Fluoridation of drinking water and chronic kidney disease: absence of evidence is not evidence of absence

Fluoridation of drinking water and chronic kidney disease: absence of evidence is not evidence of absence

Nephrology Dialysis Transplantation, Volume 23, Issue 1, 1 January 2008, Pages 411, https://doi.org/10.1093/ndt/gfm663
03 October 2007


Ludlow et al. [1] only confirmed that our knowledge of the potential adverse effects of chronic low fluoride supplementation of drinking water on normal or diseased kidneys is insufficient. More than 60 years after water fluoridation, there is no high-level evidence as most published studies are small, have methological deficiencies or are otherwise flawed.

There are two areas of concern regarding the nephrotoxic potential of fluoride. A small and inclusive amount of research suggests that fluoridation of community water actually causes kidney disease. Kidney damage to tubular function and structure, and reduction in glomerular filtration rate occurred in residents of endemic fluoride areas [2] and anecdotal cases of fluoride intoxication [3] suggested a causal relationship between fluoride intake and renal failure. Ludlow et al. are correct that no evidence of an increased frequency of kidney disease or tubular dysfunction has been observed in early US epidemiological studies, comparing non-fluoridated areas (0.3 mg/dl) to up to 8 mg/l fluoride in drinking water. None of these studies described renal function of the participants or serial changes in simple urinalysis. Of interest, the data of a recently published study suggested that drinking water contains fluoride levels over 2.0 mg/l—half of the fluoride concentration deemed safe by the US Environmental Protection Agency (EPA)—could cause damage to renal tubular structures in children. This conclusion is based on an investigation of ……… Read more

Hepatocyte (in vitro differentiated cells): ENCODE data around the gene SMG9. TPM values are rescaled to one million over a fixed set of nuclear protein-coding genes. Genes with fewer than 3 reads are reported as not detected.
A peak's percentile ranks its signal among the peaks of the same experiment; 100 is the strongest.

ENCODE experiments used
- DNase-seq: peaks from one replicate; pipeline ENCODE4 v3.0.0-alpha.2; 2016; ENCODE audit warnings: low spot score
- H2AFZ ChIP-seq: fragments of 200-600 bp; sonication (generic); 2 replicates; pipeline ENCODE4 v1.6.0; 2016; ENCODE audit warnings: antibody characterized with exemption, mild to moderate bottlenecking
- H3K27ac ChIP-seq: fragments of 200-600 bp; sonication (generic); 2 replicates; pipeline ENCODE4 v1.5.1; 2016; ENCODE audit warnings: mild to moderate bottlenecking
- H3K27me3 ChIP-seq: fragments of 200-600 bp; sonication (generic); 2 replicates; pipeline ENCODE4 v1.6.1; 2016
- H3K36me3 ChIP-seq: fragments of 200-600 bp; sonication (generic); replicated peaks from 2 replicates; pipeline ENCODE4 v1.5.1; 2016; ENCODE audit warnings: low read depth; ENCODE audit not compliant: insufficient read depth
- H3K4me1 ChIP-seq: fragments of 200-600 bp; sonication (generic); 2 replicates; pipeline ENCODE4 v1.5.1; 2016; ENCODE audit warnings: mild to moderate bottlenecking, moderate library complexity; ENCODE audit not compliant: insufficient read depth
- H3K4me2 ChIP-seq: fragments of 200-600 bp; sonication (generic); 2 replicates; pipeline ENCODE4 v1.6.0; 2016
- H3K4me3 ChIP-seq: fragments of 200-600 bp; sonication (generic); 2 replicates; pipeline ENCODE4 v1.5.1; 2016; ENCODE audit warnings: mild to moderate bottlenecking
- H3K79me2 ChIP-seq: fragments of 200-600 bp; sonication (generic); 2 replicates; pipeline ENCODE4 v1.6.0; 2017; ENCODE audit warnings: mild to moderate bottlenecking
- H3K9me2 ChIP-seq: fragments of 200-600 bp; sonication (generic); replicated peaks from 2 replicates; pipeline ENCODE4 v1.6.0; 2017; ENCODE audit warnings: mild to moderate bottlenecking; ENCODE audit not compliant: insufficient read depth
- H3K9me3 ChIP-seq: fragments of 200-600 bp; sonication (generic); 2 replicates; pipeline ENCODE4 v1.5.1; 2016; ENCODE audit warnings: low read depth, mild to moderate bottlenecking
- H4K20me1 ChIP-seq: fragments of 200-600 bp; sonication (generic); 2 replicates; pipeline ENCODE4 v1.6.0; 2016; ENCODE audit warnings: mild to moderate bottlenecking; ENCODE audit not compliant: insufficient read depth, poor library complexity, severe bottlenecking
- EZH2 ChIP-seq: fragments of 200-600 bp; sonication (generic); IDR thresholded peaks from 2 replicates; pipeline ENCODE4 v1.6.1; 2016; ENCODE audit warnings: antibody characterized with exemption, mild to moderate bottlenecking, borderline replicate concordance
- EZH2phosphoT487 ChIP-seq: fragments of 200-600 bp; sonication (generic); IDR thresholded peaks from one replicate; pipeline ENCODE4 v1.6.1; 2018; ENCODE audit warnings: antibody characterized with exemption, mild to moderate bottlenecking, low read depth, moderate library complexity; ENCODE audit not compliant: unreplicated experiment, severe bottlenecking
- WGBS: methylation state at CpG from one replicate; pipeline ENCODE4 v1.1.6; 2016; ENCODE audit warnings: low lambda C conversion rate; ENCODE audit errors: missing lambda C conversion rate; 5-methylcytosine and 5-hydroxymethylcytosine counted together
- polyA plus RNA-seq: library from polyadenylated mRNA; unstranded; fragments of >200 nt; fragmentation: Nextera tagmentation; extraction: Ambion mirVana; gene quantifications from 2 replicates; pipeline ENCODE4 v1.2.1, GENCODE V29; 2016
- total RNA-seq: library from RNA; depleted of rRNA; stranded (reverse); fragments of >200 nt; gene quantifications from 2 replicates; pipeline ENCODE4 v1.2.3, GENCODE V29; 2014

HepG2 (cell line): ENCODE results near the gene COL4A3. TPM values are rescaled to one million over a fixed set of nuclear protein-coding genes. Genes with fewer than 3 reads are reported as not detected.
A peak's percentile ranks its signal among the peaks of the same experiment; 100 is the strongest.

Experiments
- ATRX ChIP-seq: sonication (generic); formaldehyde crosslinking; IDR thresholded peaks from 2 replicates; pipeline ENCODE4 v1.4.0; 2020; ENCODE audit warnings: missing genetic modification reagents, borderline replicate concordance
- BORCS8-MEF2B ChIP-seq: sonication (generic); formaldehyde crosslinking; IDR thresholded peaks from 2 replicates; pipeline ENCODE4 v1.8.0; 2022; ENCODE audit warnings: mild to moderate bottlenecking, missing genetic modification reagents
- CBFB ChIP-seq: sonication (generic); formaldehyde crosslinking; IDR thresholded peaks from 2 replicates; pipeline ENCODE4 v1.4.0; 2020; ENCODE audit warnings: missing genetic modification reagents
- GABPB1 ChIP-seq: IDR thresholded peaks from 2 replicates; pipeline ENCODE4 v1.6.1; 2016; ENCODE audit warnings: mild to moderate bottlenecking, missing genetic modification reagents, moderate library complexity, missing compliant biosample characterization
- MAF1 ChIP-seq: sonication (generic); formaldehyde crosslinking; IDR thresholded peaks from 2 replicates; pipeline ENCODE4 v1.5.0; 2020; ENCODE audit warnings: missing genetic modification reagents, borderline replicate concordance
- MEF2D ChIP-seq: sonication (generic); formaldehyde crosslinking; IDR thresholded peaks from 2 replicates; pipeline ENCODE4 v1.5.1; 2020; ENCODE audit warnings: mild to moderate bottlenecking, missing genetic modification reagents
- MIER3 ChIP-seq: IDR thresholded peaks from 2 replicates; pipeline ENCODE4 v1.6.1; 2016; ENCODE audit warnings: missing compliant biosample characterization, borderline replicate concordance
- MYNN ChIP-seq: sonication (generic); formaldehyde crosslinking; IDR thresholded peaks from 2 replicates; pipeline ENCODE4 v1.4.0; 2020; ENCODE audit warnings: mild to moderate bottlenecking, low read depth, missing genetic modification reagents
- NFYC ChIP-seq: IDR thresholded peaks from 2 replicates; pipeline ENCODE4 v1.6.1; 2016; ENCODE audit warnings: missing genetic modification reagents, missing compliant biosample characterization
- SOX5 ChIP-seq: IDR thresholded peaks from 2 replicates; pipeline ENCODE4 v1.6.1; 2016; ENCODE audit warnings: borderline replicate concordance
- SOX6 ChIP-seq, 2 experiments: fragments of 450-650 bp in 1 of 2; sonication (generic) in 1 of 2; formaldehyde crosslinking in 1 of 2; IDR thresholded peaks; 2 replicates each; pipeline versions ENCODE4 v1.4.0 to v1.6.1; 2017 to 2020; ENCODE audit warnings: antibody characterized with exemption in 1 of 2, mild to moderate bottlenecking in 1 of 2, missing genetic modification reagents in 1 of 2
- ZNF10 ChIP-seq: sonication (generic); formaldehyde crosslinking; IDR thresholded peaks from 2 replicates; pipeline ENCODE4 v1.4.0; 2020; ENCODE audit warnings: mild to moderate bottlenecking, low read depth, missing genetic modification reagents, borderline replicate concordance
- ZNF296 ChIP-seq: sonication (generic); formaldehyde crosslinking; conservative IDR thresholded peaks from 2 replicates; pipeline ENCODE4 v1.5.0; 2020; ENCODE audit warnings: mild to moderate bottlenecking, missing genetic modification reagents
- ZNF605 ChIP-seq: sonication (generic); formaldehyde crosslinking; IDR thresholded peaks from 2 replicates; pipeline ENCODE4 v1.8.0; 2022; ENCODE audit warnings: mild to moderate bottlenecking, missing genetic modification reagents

The influence of fluoride in drinking water on stone formation was studied in animals and in “in vitro” cristallization experiments. In male Wistar rats fluoride inhibits ethylenglycol induced calcification of the kidneys and stone formation. The in vitro results performed in synthetic urine exhibited a dose-dependent delay of cristal growth.

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